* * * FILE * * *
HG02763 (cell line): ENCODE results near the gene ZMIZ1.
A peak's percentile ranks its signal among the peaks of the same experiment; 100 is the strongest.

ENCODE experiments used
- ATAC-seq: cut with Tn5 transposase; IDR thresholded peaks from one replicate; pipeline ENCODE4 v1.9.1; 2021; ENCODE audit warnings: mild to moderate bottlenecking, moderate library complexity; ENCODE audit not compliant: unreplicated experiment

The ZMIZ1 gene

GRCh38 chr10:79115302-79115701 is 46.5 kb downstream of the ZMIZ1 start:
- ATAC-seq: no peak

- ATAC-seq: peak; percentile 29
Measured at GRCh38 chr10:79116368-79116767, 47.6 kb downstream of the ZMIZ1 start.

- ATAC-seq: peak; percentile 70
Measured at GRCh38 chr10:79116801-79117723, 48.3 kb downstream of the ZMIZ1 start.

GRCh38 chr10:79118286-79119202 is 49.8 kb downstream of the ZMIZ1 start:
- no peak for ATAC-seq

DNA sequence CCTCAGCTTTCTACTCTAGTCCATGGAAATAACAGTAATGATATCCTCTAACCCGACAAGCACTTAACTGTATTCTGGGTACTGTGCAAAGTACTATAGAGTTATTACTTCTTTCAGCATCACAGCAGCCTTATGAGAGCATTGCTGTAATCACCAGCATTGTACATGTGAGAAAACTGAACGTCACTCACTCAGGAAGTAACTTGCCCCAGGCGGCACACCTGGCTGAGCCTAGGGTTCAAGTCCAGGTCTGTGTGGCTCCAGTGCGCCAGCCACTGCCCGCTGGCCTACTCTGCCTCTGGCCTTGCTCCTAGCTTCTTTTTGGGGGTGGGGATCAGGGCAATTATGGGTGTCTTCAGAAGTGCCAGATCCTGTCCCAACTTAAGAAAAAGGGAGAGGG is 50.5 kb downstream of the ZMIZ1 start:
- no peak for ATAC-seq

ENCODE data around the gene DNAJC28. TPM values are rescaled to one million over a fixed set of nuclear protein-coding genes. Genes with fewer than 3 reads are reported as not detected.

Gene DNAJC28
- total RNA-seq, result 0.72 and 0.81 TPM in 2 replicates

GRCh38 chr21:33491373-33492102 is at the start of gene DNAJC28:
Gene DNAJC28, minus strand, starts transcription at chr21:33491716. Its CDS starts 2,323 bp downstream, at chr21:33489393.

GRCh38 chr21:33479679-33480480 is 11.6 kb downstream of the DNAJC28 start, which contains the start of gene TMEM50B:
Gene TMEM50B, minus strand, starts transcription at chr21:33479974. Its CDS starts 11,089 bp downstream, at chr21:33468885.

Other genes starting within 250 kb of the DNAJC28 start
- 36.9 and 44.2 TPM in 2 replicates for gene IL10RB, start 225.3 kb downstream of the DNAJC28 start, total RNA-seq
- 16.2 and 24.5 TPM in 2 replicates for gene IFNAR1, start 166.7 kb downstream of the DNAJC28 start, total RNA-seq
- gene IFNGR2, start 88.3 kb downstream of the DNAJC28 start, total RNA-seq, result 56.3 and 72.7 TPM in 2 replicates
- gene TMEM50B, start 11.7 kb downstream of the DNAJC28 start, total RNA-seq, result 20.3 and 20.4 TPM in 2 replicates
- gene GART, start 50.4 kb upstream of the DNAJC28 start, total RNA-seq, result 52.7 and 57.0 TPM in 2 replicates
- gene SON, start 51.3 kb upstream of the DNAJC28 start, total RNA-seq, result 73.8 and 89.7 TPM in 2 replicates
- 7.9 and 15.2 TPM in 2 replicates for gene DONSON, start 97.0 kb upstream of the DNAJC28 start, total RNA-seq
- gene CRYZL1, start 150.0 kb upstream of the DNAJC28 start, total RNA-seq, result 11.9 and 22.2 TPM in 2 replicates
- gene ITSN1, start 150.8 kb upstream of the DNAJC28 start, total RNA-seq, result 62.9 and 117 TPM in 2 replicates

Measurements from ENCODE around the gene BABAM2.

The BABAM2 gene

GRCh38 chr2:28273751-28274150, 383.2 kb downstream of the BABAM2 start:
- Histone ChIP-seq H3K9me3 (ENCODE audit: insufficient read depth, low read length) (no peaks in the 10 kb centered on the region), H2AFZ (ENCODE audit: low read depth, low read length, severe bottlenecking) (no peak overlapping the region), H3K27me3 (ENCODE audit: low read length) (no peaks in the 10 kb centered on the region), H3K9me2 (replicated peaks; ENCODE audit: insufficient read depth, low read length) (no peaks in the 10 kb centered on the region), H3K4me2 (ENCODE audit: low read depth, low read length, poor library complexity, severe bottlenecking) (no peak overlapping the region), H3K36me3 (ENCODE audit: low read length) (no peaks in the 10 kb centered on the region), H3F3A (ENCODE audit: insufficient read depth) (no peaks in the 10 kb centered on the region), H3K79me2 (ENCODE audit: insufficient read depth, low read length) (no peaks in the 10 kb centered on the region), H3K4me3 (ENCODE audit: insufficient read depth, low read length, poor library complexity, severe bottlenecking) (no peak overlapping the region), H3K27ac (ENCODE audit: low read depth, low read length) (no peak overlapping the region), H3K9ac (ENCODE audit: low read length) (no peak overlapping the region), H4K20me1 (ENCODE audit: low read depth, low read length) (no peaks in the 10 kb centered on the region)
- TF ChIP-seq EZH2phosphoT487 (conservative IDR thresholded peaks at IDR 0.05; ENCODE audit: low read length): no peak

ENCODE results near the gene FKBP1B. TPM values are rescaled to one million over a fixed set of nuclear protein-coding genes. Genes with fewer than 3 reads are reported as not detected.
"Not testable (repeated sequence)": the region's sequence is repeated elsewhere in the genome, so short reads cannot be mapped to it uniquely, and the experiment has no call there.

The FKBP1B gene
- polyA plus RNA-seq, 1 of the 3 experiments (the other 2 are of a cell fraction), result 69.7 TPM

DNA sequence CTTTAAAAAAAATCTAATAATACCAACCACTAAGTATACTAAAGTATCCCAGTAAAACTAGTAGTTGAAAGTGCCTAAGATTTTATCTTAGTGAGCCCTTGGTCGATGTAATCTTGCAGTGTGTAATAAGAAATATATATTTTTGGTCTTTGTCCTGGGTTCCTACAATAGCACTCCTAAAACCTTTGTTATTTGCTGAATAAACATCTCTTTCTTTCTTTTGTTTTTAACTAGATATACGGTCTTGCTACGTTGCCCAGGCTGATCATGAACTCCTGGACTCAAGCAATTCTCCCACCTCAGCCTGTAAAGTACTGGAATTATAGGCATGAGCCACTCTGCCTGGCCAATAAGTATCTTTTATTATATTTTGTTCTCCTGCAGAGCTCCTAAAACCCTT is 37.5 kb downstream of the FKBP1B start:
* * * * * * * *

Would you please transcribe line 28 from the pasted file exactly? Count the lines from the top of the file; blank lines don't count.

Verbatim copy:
- gene GART, start 50.4 kb upstream of the DNAJC28 start, total RNA-seq, result 52.7 and 57.0 TPM in 2 replicates